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10 Things No One Tells You About Being a Bartender

Of course you'll figure out that you're the life of the party, but these things no one tells you about being a bartender will pave the way for how you get there.

Here's the scene: It's Friday night, you've been putting in extra hours at the office, you're friend is in town for this night only, and you're going to tie one on! After the pregaming, the Uber, and the obnoxiously long line, you finally get into the bar, pushing through the horde of people to get to the bathroom. Once the deed is done and you've located your long time friend, you venture to find you're truest best friend at the establishment: the bartender. Amidst the blaring music and the line, you eventually push your way forward and stand at the bar top until one of the staff makes direct eye contact with you. You ask for a round of shots, and watch as she pours an extra for herself, initiating a cheers between you and your friend. Money litters the bar for her coworker down the way, and all you can ask her after handing her your cash is, "How good is it to be you?" She scoffs and laughs off the comment, turning to the register before handing you your change, serving her next unruly guest, and thinking of all the things no one tells you about being a bartender.

You are always busy.

You are busy in all respects of the word. Say goodbye to your social life because Friday and Saturday night, when the rest of your friends are out partying, you're stuck in the weeds, people waiting to place their order, bar manager breathing down the back of your neck. Then you have to stock the bar, clean, and keep track of the bar back who's supposed to be getting you glassware. Even when you are not at peak hours (maybe I should say especially though), you are definitely putting in 60+ hours a week behind the bar. The hourly wage is awful, so you have to take all the shifts you can in hopes of making the same wage you pull in on a good night.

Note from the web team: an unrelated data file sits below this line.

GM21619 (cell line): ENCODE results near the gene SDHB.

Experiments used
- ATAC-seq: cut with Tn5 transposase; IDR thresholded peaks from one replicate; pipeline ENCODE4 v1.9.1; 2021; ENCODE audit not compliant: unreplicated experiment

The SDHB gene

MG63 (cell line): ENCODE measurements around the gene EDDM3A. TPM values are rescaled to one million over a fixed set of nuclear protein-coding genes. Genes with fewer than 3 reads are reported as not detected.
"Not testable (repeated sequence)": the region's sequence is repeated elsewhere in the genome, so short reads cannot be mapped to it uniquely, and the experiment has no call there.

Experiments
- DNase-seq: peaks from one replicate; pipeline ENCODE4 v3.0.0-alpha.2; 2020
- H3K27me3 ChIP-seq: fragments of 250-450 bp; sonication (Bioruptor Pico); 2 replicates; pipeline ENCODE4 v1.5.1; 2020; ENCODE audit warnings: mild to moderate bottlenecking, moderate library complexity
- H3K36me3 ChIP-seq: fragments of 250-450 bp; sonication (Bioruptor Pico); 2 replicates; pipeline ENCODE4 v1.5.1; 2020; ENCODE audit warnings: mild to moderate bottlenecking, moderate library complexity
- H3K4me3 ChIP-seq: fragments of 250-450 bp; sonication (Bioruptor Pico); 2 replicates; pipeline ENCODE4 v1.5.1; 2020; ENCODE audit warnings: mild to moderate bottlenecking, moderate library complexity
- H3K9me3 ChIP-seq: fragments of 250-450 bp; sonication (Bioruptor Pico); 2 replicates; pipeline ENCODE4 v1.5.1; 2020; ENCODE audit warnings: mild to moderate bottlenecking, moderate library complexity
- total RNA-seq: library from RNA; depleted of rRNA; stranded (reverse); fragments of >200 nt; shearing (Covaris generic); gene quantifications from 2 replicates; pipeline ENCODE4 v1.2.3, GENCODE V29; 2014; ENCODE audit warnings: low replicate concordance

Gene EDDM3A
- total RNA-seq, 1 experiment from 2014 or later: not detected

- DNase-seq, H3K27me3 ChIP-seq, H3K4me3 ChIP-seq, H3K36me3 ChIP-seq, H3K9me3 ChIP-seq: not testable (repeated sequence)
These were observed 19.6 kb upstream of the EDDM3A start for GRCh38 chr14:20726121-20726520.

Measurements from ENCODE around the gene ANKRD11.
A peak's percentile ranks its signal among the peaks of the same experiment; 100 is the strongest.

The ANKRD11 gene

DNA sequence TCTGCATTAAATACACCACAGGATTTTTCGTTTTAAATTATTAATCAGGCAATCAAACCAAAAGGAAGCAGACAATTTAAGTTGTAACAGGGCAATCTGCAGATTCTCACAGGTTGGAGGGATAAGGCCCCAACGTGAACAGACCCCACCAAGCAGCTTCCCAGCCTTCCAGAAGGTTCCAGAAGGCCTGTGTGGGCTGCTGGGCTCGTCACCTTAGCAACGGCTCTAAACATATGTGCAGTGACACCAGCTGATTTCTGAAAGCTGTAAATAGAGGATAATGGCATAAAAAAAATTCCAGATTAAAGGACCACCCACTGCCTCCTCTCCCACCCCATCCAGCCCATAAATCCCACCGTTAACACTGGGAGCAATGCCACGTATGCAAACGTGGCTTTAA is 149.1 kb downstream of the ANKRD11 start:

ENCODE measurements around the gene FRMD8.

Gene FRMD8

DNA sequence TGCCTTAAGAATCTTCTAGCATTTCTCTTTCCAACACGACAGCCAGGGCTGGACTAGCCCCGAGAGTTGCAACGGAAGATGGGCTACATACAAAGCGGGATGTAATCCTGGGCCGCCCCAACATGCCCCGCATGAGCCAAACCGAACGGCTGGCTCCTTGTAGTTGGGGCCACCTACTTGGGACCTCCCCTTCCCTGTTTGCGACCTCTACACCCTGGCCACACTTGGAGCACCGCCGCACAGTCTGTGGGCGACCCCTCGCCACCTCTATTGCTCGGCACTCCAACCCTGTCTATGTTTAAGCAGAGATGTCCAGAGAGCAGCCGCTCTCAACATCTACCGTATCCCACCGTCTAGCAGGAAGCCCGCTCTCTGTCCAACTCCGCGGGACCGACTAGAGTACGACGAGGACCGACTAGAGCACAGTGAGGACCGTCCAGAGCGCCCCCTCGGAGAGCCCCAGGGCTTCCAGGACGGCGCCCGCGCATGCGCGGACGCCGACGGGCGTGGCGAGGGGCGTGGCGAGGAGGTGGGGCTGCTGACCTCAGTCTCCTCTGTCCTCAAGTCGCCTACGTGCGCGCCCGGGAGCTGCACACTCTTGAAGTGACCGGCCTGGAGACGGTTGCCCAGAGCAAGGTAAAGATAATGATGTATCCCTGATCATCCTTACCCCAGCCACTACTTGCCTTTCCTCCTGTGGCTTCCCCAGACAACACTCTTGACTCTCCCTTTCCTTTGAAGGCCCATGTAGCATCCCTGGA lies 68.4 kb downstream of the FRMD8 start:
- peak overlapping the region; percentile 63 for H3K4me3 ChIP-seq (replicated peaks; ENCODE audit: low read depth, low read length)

You are always dirty.

It's no secret you're practicing mise en place ["everything in its place" in French], but as you're wiping down that bar top, you will, ultimately, cover yourself in unidentifiable liquid. Think that's bad? You will also have to clean out the slop sink (yes, with your hands), maybe be sweating, and will somehow wind up sticky by the end of the night. If you weren't so busy, you could wash those clothes, but you pulled a double today and have to open tomorrow, so it looks like those black jeans are just going to live with a stain or two for awhile.

You are always prepared for the worst.

Watch out for flying liquor bottles! A bartender's worst nightmare is that somebody gets into a fight at their establishment. Sure, it might break up the monotony of a regular, hectic night, but chances are that as the one guy is tackling the other, an arm will drag all the way across the bar and knock over every drink within their wingspan. Then you're probably going to have to comp a bunch of free drinks for those people, and since they already tipped you, you're probably going to get stiffed. Trust me, there's plenty of weird shit you'll have to deal with as a bartender.

You'll have to do math.

I hope you remember all those elementary math class worksheets you were given, asking you to make change. Not only will you constantly be calculating how many times you pour the one and half parts gin, vodka, tequila, rum, triple sec, and a splash of coke in a Long Island Iced Tea for those drunk older women cackling at the lone hightop in your section, you'll also be responsible for handling cash, change, tips, and eventually percentages when you wind up declaring all that income you're pulling in.